We read that a small group of abusive officers, usually comprising no more than 2 or 3 percent of any given police force, generate most of the complaints of excessive use of force. The problem is that these officers are not ejected from the system and consequently continue their criminal activity. Although the book does not say as much, it is evident from the findings that the violators are not only the officers who actually engage in unjustified shootings or unnecessary rough physical treatment, but include all those who, by remaining silent, ensure the impunity of the lawbreakers.

Lack of effective leadership and the failure of the judiciary system are, according to the book, among the major shortcomings common to all the cities. Following the 1991 Christopher Commission report published in the aftermath of the Rodney King beating, the author concludes that the problem of excessive use of force is “fundamentally a problem of supervision, management and leadership.” Police supervisors have never been evaluated according to how they deal with subordinate officers who commit human rights violations. Very few departments around the country, if any, have developed “early warning systems to identify and manage ‘problem officers,’ ” and police unions are often all too hasty to protect offenders instead of removing the rotten apples from the basket. Above all, hardly any police chiefs have actually implemented a “zero tolerance for abuse” policy.

The failure of professional leadership is aggravated by the inadequacy of political leadership. In 1994, Congress called on the Justice Department to produce a nationwide report on police brutality. Almost four years have passed, the report is still unfinished and the representatives are waiting ... patiently. Data reveals that, “despite rhetoric to the contrary, the Clinton administration has neither dedicated significantly greater resources nor had much more success than previous administrations in prosecuting law enforcement officers for civil rights violations.”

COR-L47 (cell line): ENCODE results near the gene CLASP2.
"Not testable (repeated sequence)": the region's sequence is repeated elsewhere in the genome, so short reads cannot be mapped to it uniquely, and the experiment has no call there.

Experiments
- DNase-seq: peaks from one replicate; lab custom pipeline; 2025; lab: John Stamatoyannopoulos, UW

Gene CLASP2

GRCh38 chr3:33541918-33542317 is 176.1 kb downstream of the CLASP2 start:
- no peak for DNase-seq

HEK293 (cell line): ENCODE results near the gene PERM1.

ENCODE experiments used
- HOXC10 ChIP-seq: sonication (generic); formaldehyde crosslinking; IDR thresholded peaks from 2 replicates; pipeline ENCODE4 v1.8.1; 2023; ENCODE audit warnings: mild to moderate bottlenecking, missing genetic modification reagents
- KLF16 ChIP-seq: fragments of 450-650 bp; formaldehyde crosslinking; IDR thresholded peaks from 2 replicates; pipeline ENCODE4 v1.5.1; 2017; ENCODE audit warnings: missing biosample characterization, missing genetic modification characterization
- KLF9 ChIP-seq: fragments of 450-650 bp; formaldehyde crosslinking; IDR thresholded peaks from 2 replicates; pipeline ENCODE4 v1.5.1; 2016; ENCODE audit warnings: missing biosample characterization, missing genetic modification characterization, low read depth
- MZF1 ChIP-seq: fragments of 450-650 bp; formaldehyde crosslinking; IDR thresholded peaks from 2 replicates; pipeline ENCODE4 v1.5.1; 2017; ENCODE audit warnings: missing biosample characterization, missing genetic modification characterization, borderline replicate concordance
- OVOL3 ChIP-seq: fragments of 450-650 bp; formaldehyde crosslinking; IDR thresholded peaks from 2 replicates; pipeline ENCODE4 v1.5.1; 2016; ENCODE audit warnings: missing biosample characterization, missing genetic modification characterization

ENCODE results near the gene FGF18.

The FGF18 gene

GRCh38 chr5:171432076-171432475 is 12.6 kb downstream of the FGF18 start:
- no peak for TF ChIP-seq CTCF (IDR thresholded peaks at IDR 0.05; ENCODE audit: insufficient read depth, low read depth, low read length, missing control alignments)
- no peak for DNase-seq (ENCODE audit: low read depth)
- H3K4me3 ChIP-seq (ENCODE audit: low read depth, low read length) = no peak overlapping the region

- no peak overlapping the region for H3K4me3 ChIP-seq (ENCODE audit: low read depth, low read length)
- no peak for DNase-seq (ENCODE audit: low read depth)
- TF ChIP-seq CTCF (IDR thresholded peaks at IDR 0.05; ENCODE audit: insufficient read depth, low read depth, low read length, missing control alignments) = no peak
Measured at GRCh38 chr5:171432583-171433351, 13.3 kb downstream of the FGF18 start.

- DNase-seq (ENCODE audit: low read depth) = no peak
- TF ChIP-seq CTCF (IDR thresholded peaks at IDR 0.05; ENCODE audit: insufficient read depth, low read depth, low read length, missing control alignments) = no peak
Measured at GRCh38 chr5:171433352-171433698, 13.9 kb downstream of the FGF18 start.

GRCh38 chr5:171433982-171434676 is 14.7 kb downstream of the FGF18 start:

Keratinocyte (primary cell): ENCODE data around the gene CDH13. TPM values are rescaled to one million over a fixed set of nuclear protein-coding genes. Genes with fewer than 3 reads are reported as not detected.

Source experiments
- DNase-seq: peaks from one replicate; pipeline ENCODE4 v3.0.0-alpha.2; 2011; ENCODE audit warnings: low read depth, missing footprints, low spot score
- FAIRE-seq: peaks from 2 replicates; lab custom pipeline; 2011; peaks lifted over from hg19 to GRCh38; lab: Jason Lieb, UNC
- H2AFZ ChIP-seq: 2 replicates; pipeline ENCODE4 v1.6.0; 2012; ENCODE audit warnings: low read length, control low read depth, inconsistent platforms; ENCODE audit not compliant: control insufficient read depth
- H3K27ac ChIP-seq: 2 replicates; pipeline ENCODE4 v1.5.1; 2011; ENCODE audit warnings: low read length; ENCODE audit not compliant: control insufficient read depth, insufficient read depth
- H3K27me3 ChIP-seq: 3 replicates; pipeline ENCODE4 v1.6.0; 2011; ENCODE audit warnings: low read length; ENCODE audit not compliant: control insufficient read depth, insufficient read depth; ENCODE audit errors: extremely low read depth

The judiciary system is culpable as well. Out of 9,000 attorneys working for the Justice Department, only 32 are responsible for prosecuting police abuse; that is, one federal civil rights prosecutor for every 22,950 law enforcement officers. It’s no wonder that of the “thousands of complaints the Justice Department receives annually, it prosecutes only a handful.” Local prosecution of excessive use of force by police personnel is even rarer. This pattern is particularly alarming since it points to an inadequate separation of power between the executive and judiciary branches.

Race, the author emphasizes, continues to play a central role in the use of excessive force in the United States, yet she does not stress the relevance of sex. (If the book would have examined police brutality in prisons -- or even taken into account other Human Rights Watch reports that have done just that -- the significance of sex would not have been downplayed). Even more important, in my opinion, is her failure to underscore the crucial role that class plays in cases of police brutality; most abuses seem to occur at the intersection of race or sex with class. Collins’ book reinforces the lack of economic analysis that characterizes Human Rights Watch’s work in general; this work, in turn, mirrors the broader fear of Marx’s specter in U.S. culture.